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carpool survival tips

Carpools are beneficial arrangements for busy moms. But there's a bit more to them than just alternating driving days.

Being part of a carpool implies a commitment both on your end and on the other moms'.

These 10 carpool survival tips can help ensure a successful arrangement for all involved.

Make Sure You Have Enough Liability Insurance

Before you firm up a carpool arrangement with other parents, consider the following: Do you have enough liability insurance?

The minimum usually won't go very far if you are involved in a serious accident.

Yes, I know. You're a safe driver. But what about the uninsured motorist who plows into you at the stop sign, injuring several kids in your car? 

Who do you think the other parents (and their insurance companies) will sue to make sure their children get the best medical care?

Many schools require a minimum of $300,000 liability for field-trip drivers. So there's a ballpark number for you. At least check with your insurance agent to see where you have enough coverage to feel safe.

Here are my top 10 carpool survival tips:

1.    Choose Carpool Participants Wisely

Choose your carpool participants wisely.

Set up carpools with parents at your kids' school or parents whose kids are involved in the same weekly activities as yours. 

2.     Try to Find Other Moms in Your Neighborhood

Try to find other moms in your neighborhood. If you have to drive 10 miles out of your way every fourth day for one far-flung kid, the carpool may not be worth it.

3.    Make Sure the Other Moms are Reliable and Safe Drivers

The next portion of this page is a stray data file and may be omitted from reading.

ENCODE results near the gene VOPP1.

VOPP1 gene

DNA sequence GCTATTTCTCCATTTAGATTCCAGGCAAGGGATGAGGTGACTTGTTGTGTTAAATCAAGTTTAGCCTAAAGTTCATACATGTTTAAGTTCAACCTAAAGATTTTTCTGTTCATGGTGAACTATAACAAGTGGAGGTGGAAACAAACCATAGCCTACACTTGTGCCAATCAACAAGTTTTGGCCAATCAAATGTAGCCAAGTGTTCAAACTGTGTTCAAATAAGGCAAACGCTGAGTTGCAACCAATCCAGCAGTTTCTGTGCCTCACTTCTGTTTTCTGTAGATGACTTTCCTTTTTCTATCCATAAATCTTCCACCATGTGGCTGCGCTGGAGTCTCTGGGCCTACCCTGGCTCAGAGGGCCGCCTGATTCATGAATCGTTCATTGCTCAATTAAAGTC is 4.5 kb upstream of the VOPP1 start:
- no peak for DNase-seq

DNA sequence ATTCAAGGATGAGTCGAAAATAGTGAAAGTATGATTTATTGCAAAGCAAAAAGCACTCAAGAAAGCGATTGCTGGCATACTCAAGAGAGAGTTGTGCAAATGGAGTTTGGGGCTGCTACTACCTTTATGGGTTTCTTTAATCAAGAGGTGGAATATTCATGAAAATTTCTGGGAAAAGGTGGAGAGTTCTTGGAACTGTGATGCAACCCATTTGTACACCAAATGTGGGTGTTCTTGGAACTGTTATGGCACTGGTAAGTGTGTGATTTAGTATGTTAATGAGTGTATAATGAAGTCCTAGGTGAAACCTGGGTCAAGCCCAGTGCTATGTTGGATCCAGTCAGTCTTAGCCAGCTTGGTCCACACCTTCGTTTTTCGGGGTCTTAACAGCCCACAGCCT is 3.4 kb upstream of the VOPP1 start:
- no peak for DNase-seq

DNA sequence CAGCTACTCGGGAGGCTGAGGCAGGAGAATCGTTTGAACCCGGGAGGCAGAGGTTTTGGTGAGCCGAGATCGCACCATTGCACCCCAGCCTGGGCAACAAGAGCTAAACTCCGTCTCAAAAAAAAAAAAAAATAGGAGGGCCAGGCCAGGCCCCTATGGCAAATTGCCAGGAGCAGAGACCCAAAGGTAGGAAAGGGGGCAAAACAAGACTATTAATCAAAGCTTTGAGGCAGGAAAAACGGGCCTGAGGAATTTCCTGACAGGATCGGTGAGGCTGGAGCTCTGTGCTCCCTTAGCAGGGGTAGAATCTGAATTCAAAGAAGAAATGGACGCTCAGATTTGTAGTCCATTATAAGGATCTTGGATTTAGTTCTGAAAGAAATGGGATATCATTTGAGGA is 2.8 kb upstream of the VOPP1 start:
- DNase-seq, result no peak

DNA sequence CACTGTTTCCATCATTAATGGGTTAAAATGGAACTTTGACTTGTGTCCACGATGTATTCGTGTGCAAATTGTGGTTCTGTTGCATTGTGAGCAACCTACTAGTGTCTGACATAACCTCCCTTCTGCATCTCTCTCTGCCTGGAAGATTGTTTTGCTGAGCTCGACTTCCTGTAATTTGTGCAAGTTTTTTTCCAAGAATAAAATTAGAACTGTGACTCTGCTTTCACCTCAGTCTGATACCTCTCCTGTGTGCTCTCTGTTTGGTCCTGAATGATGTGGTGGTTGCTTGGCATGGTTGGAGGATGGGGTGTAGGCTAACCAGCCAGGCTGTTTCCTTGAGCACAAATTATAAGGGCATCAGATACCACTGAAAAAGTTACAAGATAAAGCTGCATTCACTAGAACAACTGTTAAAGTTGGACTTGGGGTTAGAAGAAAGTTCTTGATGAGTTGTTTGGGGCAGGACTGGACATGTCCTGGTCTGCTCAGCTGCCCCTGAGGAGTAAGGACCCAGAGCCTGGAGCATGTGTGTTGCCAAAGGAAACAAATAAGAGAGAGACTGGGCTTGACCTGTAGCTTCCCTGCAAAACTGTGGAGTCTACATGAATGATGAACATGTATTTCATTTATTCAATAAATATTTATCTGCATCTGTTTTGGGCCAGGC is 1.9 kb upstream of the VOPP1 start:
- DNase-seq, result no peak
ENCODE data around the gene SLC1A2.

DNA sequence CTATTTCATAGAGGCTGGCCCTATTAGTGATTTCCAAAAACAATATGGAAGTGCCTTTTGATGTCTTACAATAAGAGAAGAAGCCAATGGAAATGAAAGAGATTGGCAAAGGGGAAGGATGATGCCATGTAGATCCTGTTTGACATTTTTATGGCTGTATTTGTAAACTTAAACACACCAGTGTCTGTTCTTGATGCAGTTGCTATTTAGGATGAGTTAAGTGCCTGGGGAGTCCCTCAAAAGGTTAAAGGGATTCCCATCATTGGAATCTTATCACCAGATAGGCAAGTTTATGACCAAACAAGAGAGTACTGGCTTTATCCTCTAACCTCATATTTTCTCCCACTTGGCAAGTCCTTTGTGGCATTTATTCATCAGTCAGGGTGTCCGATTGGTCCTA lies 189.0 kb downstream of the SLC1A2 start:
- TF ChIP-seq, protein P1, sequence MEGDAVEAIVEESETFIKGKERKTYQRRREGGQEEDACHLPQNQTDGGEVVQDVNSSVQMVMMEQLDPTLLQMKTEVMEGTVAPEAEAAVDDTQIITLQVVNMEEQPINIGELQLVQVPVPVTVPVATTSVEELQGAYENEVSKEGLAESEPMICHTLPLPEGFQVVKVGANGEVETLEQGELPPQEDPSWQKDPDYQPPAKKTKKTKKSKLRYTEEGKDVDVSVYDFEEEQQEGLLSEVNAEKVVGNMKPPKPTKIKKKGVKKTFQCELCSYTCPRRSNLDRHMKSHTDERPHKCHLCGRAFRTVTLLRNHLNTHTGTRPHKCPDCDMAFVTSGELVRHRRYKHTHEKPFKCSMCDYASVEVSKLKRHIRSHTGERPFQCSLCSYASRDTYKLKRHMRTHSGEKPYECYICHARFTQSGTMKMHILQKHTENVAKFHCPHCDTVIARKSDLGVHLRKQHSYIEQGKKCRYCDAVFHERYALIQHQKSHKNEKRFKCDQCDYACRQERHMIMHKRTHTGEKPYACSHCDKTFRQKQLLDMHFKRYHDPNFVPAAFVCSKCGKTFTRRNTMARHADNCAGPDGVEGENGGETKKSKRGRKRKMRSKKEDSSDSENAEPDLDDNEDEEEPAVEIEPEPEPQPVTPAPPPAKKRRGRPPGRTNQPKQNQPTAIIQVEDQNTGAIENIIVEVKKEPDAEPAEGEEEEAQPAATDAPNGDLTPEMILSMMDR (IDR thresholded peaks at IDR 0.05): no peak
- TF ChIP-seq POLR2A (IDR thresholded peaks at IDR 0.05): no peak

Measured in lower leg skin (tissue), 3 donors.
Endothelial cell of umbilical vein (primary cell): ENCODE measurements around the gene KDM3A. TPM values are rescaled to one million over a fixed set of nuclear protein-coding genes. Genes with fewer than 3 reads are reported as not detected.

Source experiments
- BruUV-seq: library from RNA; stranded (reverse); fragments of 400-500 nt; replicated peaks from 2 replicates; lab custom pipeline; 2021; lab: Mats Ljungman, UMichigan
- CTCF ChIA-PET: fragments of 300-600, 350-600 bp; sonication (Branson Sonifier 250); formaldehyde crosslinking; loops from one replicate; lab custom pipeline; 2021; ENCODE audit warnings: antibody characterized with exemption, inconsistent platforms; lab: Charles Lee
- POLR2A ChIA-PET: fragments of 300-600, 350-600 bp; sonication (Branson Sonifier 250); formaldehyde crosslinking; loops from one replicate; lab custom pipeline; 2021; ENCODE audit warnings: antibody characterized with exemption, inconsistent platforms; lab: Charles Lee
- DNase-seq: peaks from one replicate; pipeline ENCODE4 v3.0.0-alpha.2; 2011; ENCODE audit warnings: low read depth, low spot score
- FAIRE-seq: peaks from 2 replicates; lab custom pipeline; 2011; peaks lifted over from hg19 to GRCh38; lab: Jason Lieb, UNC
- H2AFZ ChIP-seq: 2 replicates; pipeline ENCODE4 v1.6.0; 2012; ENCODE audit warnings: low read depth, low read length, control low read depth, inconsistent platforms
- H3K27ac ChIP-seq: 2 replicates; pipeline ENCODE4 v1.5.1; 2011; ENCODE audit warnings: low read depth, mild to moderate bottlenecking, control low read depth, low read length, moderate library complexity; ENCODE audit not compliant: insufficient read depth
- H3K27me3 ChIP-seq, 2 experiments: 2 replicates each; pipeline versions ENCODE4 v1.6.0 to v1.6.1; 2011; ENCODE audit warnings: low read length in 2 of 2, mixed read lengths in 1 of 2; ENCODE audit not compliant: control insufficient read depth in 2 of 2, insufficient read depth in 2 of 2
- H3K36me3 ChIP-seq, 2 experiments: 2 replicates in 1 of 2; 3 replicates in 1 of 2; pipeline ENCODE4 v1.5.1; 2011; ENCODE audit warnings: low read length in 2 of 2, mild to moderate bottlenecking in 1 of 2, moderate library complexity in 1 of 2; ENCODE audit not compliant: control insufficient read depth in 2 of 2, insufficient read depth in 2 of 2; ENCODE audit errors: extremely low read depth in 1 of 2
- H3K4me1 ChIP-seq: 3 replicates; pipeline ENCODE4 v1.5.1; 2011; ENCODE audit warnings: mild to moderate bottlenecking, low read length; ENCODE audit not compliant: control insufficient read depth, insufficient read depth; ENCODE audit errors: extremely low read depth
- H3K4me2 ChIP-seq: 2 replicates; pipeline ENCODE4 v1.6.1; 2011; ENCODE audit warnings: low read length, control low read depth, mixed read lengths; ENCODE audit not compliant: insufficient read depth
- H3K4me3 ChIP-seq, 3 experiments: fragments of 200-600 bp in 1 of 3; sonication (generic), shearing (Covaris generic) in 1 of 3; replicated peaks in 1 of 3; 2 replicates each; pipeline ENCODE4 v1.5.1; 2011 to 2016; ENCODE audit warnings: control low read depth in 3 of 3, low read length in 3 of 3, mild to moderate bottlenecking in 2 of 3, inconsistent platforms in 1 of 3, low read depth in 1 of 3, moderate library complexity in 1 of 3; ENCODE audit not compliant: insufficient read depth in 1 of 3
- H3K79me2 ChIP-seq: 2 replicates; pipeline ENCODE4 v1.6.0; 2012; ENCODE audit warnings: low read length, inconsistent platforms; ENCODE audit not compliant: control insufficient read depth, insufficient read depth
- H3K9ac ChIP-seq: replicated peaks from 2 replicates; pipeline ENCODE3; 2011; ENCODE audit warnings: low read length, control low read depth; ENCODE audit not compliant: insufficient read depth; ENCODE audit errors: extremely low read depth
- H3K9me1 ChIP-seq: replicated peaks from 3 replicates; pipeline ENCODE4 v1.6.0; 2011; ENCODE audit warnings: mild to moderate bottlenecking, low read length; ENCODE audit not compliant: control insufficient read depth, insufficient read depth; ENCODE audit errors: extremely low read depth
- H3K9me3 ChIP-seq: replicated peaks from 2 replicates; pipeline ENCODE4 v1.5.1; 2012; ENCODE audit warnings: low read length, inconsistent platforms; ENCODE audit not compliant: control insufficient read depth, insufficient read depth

Make sure the other moms are somewhat reliable and are safe drivers. Want to know for sure? Ask your kids after the first week.

They'll tell you whether they drive like you or not. (You can interpret the results.) These are your babies we're talking about here. 

4.    Arrange a Schedule That's Going to Work for Your Family's Commitments

Establish how to change the schedule and how to notify other moms if your kid is out that day. If there are more than two of you, you'll probably want to arrange a phone tree for this as well as for emergencies.

5.    Establish That Unruly Children Will Be Dropped From the Carpool After Three Incidents

Establish that unruly children will be dropped from the carpool after three incidents. If you work this rule out ahead of time, it's easier to address when an incident occurs.

6.    Make It Clear That No One Else May Pick Up Your Child Without Your Permission

Do you really want your neighbor sending her constantly texting teenage daughter to pick up the kids one day while she's getting a manicure?

7.    Insist That All Drivers Have Mobile Phones, and Keep Them On

Insist that all drivers have mobile phones and that they keep them on.

Keep a carpool directory and schedule in the car for last-minute changes or questions.

8.    Make Your Carpool a No-Errands Zone

Insist that the other moms don't run errands with kids in the car. The kids need to get home. They've had a long day. Older kids may have other activities to rush off to. And parents will worry.

9.     Wait Until a Child Has Entered Her Front Door Before Driving Off

Wait until a child has entered her front door before driving off. Make sure the other parent drivers do, too.

10.   Make Sure the Other Parents Have Sufficient Insurance, Too

Make sure the other parents have a valid driver's license and sufficient insurance, too. Unsure? Ask. Arrange to swap or buy car seats for younger kids if necessary. 

Final Carpool Survival Tips 

A few more things you might want to consider making a part of your carpool agreement:

  • Establish how long you will wait for stragglers.
  • Consider signing a medical release consent form for your kids. In a severe accident, time is of the essence. Make sure your minor children can receive immediate medical aid if required.

Set carpool rules for the kids, too, such as:

  • Everyone wears a seat belt. The car cannot run unless seatbelts are fastened. (I had my daughter convinced this was true until she was about 7.)
  • No one under 12 rides in the front seat (if you have a passenger-side airbag).
  • No eating in the car without permission.
  • All body parts must be in the car at all times.
  • No loud voices or yelling inside the car.
  • Keep your hands to yourself - no touching anyone else.
  • Politeness is mandatory.

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› 10 Carpool Survival Tips